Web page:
Wisconsin reported yet another record daily coronavirus case count as intensive care unit beds dwindled to dangerously low levels.
The state Department of Health Services on Wednesday reported a record 7,989 new cases and 52 deaths, bringing the death toll to 2,793.
And the state reported just four ICU beds available in the Fox Valley, an eight-county area defined by the Healthcare Emergency Readiness Coalition. Zero intermediate care beds were available in the region.
In the north central region, just six ICU beds were available. Statewide, about 9% of ICU beds remained open.
Gov. Tony Evers in a news conference Wednesday said he will issue a new public health emergency and will extend the state’s indoor face mask mandate into 2021 in an effort to slow the spread of the virus.
The effectiveness of the mask mandate will increase if more people wear masks, said Andrea Palm, DHS secretary-designee.
Beyond mask-wearing, residents need to stay home and not interact with people outside their households, said Ryan Westergaard, DHS chief medical officer.
“It needs to be complete, absolute, everyone, statewide — stay home,” he said. “We’re at a really, really difficult spot.”
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The outbreak reaches all corners of the state: All but one of Wisconsin’s 72 counties reported a “critically high” disease activity level in a weekly update Wednesday.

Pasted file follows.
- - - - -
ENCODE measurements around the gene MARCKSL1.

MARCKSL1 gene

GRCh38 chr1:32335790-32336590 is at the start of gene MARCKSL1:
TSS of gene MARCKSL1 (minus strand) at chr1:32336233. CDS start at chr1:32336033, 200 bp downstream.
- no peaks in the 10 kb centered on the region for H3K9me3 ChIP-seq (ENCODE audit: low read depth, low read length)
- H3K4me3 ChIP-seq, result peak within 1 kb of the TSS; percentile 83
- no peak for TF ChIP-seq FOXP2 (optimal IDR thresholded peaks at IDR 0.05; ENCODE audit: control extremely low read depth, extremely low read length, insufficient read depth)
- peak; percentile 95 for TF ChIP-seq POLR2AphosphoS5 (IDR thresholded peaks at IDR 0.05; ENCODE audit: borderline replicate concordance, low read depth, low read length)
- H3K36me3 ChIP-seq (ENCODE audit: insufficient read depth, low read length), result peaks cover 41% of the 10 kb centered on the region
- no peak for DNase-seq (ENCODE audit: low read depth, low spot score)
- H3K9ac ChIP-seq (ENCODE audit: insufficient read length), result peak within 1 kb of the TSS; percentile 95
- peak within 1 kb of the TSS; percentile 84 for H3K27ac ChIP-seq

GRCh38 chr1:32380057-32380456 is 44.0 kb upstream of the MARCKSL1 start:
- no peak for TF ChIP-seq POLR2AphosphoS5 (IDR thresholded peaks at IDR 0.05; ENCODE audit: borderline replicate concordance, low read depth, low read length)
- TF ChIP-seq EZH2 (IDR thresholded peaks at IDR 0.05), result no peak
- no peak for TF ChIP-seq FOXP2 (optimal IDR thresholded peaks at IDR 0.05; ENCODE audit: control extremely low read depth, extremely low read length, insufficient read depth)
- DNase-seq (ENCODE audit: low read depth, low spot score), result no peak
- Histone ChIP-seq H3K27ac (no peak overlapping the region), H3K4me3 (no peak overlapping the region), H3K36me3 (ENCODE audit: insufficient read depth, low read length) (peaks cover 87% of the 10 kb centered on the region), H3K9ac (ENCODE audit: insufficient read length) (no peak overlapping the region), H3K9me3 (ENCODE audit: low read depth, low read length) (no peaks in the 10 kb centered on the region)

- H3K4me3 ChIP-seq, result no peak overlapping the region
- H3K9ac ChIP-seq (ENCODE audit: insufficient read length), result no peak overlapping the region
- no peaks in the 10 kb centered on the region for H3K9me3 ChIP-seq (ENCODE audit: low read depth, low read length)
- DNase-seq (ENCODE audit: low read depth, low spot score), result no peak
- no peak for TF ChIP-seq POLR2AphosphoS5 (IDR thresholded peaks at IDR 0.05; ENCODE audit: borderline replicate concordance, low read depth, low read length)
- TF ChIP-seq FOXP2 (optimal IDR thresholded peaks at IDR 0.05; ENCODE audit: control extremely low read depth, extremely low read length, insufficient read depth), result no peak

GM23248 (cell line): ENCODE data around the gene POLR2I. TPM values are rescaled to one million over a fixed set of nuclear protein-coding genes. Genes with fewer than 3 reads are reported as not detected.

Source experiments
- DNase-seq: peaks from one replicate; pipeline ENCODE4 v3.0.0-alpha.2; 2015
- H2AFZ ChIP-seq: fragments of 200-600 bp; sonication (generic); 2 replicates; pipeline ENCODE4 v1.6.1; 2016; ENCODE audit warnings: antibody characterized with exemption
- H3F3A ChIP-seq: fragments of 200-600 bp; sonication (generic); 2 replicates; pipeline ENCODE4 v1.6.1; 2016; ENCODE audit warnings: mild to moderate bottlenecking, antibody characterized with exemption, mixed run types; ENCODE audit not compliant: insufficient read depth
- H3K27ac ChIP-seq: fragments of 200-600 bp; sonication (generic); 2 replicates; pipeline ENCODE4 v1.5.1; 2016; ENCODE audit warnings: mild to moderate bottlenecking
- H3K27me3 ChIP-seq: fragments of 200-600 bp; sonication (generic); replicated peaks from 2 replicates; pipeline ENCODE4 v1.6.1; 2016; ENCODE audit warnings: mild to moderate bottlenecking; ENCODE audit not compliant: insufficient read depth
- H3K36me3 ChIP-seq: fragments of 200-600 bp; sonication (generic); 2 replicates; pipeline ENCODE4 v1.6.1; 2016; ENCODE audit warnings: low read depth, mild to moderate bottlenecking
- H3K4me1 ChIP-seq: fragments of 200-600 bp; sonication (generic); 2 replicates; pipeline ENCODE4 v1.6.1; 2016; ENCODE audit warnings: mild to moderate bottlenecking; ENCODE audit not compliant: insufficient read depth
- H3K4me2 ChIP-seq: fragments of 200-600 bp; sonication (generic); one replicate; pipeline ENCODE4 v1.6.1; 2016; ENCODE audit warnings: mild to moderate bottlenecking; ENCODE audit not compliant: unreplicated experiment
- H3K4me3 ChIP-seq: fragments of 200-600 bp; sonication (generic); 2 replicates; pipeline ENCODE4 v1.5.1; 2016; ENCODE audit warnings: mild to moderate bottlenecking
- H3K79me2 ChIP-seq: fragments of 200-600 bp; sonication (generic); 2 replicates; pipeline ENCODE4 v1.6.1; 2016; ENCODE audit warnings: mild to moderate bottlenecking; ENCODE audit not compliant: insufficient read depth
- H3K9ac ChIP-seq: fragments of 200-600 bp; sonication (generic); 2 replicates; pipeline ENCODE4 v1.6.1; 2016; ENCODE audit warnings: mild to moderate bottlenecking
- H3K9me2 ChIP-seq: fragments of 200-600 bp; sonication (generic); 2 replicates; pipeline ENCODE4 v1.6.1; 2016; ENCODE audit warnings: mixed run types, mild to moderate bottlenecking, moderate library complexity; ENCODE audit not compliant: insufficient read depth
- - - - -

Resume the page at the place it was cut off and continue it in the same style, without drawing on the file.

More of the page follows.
The disease activity measure looks at cases in a county per 100,000 people as well as the trajectory of the virus in the county over the last two weeks.
To meet the top level, “critically high,” counties must report a rate of at least 1,000 cases per 100,000 people.
Green County, with a rate of 938.6, is the only county in the state at “very high” disease activity.
The first counties to crack a case rate of 3,000 are Barron, Jackson and Menominee.
Hospital staff face critical shortages, emotionally draining work
Hospitals across the state are facing declining bed space and widespread staffing shortages as hundreds of health care workers exposed or infected in the community are forced to quarantine at home.
One-third of hospitals in the state are experiencing critical staffing shortages, and another 41% expect a critical shortage within a week, Palm said.
“A strained hospital system puts everyone at risk, whether or not you have COVID-19,” she said.
Every region in the state has multiple hospitals that have activated their surge plans, Palm said, and nearly 90% of hospital beds statewide are full, according to state data.
But even if a hospital can find space for more beds, the lack of staff is crippling.
“Some have surge spaces and beds set aside, but they are going unused because there is no one available to staff them,” she said.
Aspirus hospital system, based in Wausau, has 300 employees out who have either tested positive for COVID-19 or have symptoms and are waiting to be tested.
To help treat the influx of patients, Aspirus has hired extra contract staff and visiting nurses.